keywords = "HIV pre-exposure prophylaxis, resident education",
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AU - Terndrup, Christopher

AU - Streed, Carl G.

AU - Tiberio, Perry

AU - Black, Marissa

AU - Davis, John

AU - Apfel, Ariella

AU - Blackstock, Oni J.

AU - Edelman, E. Jennifer

AU - Berkenblit, Gail

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N2 - Background: Pre-exposure prophylaxis (PrEP) for HIV is effective, yet many providers continue to lack knowledge and comfort in providing this intervention. It remains unclear whether internal medicine (IM) residents receive appropriate training in PrEP care and if this affects their future practices. Objective: We sought to evaluate the relationship between current IM residents’ prior PrEP training and knowledge, comfort, and practice regarding the provision of PrEP. Design and Participants: We created an online survey to assess IM residents’ knowledge, attitudes, and behaviors related to PrEP. The survey was distributed among five IM programs across the USA. Key Results: We had a 35% response rate. Of 229 respondents, 96% (n = 220) had heard of PrEP but only 25% (n = 51) had received prior training and 11% (n = 24) had prescribed PrEP. Compared with those without, those with prior training reported good to excellent knowledge scores regarding PrEP (80% versus 33%, p < 0.001), more frequent prescribing (28% versus 7%, p = 0.001), and higher comfort levels with evaluating risk for HIV, educating patients, and monitoring aspects of PrEP (75% versus 26%, 56% versus 16%, and 47% versus 8%, respectively; all p values < 0.0001). While only 25% (n = 51) had received prior training, 75% (n = 103) of respondents reported that training all providers at their continuity clinic sites would improve implementation. Conclusions: We found that prior training was associated with higher levels of self-reported PrEP knowledge, comfort, and prescribing behaviors. Given the significant need for PrEP, IM residents should be trained to achieve adequate knowledge and comfort levels to prescribe it. This study demonstrates that providing appropriate PrEP training for IM residents may lead to an increase in the pool of graduating IM residents prescribing PrEP.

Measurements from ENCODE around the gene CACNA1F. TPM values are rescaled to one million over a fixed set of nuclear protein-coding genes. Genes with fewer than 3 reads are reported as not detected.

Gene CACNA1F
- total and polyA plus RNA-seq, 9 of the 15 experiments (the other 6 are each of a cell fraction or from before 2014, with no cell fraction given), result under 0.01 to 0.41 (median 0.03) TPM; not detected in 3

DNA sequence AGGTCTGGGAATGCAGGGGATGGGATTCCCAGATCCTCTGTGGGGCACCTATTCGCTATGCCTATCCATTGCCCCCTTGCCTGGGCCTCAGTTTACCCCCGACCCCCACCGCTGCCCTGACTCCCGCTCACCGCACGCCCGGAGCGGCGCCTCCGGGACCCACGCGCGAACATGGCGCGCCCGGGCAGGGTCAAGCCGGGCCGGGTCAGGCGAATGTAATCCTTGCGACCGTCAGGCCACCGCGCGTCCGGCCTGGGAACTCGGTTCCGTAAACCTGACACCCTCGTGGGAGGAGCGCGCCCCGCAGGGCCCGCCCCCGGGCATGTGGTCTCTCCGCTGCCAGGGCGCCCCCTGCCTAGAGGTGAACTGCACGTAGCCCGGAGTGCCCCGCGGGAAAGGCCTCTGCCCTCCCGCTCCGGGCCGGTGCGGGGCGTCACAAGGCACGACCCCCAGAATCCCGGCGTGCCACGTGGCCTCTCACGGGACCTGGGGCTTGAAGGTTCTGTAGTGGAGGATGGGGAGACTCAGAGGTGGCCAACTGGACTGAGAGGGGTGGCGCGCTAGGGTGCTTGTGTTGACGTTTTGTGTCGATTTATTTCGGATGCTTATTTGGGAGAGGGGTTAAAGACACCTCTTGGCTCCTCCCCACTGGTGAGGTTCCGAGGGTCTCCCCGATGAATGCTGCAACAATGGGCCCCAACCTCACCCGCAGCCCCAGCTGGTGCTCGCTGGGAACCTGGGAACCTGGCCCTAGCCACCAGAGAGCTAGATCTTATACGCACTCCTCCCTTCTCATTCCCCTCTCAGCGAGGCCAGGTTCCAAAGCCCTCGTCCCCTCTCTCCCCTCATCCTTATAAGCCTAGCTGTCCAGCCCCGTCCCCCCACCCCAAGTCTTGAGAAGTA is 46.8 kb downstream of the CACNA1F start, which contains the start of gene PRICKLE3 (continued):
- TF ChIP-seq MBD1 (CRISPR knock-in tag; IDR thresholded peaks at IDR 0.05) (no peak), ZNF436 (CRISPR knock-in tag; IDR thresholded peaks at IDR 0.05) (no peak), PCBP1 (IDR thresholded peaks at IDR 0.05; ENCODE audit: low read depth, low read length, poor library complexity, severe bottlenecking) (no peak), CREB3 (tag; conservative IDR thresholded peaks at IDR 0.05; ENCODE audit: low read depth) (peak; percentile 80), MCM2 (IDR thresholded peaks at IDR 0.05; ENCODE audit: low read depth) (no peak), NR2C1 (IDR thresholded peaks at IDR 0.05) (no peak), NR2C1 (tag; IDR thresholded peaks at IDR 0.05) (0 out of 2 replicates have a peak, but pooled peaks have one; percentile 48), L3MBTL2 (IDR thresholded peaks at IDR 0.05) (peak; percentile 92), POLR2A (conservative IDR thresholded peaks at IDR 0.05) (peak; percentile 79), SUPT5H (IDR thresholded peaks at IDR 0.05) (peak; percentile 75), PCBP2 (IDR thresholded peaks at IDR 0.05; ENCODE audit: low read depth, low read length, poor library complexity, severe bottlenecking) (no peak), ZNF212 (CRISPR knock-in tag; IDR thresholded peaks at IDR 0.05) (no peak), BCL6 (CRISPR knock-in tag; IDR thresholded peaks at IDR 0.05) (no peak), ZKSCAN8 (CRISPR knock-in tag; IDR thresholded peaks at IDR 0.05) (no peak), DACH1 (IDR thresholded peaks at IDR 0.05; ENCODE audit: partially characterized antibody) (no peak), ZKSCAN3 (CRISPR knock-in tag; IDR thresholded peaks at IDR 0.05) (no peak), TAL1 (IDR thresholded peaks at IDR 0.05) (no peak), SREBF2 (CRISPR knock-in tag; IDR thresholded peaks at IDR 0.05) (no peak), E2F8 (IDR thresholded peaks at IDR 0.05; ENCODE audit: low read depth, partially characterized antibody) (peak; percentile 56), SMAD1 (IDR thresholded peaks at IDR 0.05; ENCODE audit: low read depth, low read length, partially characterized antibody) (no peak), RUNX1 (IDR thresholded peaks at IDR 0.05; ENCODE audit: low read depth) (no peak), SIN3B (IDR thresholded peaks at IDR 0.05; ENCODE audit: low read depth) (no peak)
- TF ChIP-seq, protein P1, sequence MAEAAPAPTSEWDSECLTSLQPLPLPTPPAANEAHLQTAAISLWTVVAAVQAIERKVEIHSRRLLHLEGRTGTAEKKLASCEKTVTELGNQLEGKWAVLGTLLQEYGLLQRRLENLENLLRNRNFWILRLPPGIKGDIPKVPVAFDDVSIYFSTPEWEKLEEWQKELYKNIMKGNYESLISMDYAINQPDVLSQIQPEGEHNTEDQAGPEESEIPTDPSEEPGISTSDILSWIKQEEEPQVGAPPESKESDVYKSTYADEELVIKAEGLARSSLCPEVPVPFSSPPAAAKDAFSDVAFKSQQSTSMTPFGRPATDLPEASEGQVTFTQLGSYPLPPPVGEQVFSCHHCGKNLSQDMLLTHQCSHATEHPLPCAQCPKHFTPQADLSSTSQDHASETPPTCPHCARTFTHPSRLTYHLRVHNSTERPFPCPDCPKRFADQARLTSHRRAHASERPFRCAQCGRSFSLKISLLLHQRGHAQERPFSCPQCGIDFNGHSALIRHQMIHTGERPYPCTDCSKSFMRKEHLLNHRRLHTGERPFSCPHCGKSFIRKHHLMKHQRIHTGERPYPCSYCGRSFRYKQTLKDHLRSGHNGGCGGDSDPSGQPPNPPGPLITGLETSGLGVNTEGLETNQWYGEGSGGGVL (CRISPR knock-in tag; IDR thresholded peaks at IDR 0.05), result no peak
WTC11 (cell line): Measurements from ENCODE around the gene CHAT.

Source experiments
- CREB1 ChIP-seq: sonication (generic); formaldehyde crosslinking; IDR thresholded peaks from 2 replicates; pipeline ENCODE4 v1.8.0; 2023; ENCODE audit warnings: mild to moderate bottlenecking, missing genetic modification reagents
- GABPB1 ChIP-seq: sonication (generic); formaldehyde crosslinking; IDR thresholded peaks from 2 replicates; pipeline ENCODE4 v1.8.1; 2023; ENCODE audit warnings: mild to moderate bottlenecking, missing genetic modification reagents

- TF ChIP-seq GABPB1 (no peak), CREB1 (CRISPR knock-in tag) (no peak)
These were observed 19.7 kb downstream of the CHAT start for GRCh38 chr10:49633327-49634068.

AB - Background: Pre-exposure prophylaxis (PrEP) for HIV is effective, yet many providers continue to lack knowledge and comfort in providing this intervention. It remains unclear whether internal medicine (IM) residents receive appropriate training in PrEP care and if this affects their future practices. Objective: We sought to evaluate the relationship between current IM residents’ prior PrEP training and knowledge, comfort, and practice regarding the provision of PrEP. Design and Participants: We created an online survey to assess IM residents’ knowledge, attitudes, and behaviors related to PrEP. The survey was distributed among five IM programs across the USA. Key Results: We had a 35% response rate. Of 229 respondents, 96% (n = 220) had heard of PrEP but only 25% (n = 51) had received prior training and 11% (n = 24) had prescribed PrEP. Compared with those without, those with prior training reported good to excellent knowledge scores regarding PrEP (80% versus 33%, p < 0.001), more frequent prescribing (28% versus 7%, p = 0.001), and higher comfort levels with evaluating risk for HIV, educating patients, and monitoring aspects of PrEP (75% versus 26%, 56% versus 16%, and 47% versus 8%, respectively; all p values < 0.0001). While only 25% (n = 51) had received prior training, 75% (n = 103) of respondents reported that training all providers at their continuity clinic sites would improve implementation. Conclusions: We found that prior training was associated with higher levels of self-reported PrEP knowledge, comfort, and prescribing behaviors. Given the significant need for PrEP, IM residents should be trained to achieve adequate knowledge and comfort levels to prescribe it. This study demonstrates that providing appropriate PrEP training for IM residents may lead to an increase in the pool of graduating IM residents prescribing PrEP.